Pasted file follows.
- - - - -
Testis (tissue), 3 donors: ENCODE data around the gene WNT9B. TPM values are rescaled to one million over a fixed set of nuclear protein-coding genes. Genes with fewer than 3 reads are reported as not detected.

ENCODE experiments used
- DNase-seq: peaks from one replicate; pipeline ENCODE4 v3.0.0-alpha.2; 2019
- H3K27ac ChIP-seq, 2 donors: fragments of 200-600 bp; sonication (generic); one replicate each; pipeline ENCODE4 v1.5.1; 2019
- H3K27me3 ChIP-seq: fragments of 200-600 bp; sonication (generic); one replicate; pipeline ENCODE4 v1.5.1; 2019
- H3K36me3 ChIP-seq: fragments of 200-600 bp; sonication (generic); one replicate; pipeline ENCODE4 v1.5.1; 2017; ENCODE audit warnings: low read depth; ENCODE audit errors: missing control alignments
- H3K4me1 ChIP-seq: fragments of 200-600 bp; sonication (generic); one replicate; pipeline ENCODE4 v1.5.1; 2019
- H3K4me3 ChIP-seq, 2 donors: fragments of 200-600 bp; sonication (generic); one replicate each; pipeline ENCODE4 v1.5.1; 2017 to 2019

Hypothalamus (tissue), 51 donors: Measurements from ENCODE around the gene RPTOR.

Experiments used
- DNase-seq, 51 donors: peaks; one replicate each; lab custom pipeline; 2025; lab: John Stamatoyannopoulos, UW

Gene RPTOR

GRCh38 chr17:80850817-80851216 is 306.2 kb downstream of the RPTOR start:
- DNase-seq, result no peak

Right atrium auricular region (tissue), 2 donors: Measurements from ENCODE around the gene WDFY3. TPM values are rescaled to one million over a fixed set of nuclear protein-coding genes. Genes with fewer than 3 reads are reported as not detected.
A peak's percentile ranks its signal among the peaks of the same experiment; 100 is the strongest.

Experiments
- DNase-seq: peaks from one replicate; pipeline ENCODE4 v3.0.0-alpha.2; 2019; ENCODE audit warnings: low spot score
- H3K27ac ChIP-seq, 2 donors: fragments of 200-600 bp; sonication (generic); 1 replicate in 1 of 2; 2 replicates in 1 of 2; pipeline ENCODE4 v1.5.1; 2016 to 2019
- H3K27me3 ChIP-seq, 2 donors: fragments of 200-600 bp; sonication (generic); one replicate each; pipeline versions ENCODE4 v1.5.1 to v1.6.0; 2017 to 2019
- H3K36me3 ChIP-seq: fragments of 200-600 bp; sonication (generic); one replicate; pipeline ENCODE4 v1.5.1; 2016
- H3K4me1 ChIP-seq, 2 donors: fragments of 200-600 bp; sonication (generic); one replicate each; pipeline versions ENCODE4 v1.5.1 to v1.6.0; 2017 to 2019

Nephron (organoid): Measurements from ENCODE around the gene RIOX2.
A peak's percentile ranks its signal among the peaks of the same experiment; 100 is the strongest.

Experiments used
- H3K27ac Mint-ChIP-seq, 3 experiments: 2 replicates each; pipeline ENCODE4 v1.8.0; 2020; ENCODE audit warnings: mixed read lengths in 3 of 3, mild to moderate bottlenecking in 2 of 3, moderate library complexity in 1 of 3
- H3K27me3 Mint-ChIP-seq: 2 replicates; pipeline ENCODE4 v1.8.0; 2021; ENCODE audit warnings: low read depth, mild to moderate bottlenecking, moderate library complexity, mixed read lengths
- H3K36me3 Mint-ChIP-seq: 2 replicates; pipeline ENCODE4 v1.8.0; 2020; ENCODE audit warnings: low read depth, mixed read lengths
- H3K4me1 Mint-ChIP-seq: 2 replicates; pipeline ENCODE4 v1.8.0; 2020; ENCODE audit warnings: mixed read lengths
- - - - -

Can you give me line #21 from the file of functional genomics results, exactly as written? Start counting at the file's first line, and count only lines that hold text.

- H3K36me3 ChIP-seq: fragments of 200-600 bp; sonication (generic); one replicate; pipeline ENCODE4 v1.5.1; 2016